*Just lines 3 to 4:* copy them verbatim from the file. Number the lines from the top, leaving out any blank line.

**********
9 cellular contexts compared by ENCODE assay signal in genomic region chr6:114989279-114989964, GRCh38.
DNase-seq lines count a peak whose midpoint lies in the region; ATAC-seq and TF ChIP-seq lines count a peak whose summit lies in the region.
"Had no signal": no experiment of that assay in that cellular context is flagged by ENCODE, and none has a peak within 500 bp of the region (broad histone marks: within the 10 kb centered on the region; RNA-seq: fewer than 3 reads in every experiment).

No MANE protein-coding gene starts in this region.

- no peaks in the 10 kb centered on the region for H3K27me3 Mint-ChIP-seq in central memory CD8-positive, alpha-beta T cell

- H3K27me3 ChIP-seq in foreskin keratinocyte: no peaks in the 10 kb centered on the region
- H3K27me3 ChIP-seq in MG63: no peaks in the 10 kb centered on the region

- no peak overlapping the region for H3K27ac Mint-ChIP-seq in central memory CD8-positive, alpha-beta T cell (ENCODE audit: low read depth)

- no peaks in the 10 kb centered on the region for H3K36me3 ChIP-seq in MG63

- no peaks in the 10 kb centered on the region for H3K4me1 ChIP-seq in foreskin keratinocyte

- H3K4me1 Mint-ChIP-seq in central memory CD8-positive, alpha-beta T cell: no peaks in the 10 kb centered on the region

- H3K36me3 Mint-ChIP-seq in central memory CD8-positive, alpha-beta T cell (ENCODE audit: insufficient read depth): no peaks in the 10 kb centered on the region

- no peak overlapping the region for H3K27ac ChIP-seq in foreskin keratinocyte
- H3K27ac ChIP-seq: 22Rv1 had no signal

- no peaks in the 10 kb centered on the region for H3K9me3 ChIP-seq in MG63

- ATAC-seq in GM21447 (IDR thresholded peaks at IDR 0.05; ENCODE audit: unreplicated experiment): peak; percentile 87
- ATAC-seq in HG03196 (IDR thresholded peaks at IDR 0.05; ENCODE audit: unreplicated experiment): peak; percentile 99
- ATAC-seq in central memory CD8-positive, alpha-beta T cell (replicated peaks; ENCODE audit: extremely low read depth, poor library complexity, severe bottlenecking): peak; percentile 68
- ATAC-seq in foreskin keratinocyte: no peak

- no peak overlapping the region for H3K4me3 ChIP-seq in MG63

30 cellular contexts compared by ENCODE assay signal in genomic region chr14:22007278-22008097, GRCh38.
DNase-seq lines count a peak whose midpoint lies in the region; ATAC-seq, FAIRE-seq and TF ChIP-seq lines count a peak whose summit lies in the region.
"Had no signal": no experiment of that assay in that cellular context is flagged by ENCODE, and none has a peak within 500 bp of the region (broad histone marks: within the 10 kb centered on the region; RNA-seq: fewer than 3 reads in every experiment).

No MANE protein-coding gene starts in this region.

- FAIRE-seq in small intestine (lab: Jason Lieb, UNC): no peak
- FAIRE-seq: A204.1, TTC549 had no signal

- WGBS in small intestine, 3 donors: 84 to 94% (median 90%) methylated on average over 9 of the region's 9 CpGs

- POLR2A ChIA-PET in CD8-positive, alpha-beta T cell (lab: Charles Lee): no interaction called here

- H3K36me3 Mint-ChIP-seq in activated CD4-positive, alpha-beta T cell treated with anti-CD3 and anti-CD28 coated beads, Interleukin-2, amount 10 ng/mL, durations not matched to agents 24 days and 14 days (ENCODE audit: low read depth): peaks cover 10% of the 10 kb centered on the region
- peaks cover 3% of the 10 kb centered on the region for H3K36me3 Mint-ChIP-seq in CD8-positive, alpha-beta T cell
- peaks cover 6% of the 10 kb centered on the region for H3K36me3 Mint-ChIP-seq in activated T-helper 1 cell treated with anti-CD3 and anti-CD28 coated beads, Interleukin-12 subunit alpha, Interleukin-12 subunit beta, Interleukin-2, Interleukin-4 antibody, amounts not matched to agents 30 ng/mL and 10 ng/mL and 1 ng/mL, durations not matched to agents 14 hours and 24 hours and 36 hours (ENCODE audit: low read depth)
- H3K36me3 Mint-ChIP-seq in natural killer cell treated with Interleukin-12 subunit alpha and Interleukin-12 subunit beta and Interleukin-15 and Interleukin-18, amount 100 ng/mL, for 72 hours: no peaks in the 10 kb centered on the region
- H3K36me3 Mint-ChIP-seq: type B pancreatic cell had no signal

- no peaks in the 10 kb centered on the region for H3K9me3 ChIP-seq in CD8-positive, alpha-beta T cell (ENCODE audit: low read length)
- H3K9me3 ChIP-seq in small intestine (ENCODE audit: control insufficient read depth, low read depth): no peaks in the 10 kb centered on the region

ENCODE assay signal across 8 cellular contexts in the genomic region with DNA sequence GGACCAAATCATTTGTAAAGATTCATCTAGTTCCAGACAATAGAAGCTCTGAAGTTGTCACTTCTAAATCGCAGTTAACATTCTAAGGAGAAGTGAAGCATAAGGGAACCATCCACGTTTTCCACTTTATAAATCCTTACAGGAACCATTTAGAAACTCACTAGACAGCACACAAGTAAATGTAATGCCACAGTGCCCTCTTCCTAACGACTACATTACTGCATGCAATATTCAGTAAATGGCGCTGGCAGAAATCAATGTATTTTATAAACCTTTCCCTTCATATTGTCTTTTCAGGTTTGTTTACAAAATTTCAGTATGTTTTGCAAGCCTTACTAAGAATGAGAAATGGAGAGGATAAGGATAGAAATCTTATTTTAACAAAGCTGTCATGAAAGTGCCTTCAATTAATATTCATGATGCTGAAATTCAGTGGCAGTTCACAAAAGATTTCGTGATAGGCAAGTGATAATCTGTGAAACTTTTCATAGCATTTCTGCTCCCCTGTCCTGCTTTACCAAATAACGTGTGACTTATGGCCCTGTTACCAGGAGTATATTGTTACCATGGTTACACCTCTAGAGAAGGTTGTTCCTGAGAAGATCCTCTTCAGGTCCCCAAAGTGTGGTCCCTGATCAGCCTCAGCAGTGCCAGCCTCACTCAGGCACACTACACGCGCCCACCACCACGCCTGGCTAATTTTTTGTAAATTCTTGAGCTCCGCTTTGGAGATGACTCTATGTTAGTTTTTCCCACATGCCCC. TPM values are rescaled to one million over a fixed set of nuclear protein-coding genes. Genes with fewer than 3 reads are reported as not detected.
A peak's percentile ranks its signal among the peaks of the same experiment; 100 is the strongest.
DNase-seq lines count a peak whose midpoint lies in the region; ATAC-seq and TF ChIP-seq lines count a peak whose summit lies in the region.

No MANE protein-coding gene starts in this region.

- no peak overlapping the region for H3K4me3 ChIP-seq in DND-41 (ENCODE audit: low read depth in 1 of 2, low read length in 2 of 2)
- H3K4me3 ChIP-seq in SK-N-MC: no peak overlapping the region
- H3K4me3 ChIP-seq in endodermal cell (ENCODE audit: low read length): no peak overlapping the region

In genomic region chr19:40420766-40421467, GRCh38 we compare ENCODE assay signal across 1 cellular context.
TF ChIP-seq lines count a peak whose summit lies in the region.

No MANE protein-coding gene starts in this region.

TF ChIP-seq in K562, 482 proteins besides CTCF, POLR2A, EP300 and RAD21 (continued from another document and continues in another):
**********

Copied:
"Had no signal": no experiment of that assay in that cellular context is flagged by ENCODE, and none has a peak within 500 bp of the region (broad histone marks: within the 10 kb centered on the region; RNA-seq: fewer than 3 reads in every experiment).

No MANE protein-coding gene starts in this region.